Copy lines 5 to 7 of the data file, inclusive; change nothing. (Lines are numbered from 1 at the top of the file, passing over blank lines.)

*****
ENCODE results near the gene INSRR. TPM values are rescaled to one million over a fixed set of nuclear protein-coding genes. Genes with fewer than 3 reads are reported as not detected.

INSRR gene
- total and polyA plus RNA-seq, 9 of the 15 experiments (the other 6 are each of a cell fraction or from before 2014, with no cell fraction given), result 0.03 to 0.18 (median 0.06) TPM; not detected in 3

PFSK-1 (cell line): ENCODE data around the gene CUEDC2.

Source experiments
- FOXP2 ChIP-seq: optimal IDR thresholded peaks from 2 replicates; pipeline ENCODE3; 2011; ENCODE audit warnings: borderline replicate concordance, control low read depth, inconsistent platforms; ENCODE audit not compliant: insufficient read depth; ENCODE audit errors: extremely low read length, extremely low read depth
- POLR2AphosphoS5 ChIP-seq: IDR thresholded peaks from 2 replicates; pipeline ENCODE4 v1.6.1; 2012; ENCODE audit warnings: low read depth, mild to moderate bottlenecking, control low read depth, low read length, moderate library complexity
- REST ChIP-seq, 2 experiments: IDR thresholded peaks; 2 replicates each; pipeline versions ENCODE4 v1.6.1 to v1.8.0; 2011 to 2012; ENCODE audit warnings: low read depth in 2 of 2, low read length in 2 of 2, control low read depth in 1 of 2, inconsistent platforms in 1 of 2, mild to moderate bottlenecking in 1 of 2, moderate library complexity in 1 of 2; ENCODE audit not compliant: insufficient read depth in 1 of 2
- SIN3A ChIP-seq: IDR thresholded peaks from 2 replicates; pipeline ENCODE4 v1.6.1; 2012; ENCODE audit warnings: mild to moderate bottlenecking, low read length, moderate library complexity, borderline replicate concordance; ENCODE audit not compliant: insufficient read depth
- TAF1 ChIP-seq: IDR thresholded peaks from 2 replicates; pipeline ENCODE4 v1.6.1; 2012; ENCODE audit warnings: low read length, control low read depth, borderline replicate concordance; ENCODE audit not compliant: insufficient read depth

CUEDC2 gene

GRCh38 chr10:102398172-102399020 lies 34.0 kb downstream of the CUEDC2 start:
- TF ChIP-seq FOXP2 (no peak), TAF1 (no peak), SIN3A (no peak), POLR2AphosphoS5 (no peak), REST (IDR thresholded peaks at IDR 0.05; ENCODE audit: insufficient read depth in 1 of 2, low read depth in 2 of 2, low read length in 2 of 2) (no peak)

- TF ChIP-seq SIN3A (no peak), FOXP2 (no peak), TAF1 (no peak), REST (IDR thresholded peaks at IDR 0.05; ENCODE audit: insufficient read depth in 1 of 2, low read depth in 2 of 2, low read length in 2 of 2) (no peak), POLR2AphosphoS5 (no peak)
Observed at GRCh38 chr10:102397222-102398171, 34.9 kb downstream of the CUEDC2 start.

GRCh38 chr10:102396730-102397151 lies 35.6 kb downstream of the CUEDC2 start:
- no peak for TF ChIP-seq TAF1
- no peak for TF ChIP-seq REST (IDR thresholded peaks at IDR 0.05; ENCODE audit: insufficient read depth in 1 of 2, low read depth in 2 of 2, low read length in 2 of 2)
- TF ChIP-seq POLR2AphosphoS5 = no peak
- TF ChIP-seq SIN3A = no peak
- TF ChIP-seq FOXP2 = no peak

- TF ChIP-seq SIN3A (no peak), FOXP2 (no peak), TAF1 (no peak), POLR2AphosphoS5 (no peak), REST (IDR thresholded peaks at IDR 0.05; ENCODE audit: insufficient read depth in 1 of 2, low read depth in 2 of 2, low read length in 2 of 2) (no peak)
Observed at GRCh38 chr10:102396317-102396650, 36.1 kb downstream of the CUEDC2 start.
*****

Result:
Source experiments
- FOXP2 ChIP-seq: optimal IDR thresholded peaks from 2 replicates; pipeline ENCODE3; 2011; ENCODE audit warnings: borderline replicate concordance, control low read depth, inconsistent platforms; ENCODE audit not compliant: insufficient read depth; ENCODE audit errors: extremely low read length, extremely low read depth
- POLR2AphosphoS5 ChIP-seq: IDR thresholded peaks from 2 replicates; pipeline ENCODE4 v1.6.1; 2012; ENCODE audit warnings: low read depth, mild to moderate bottlenecking, control low read depth, low read length, moderate library complexity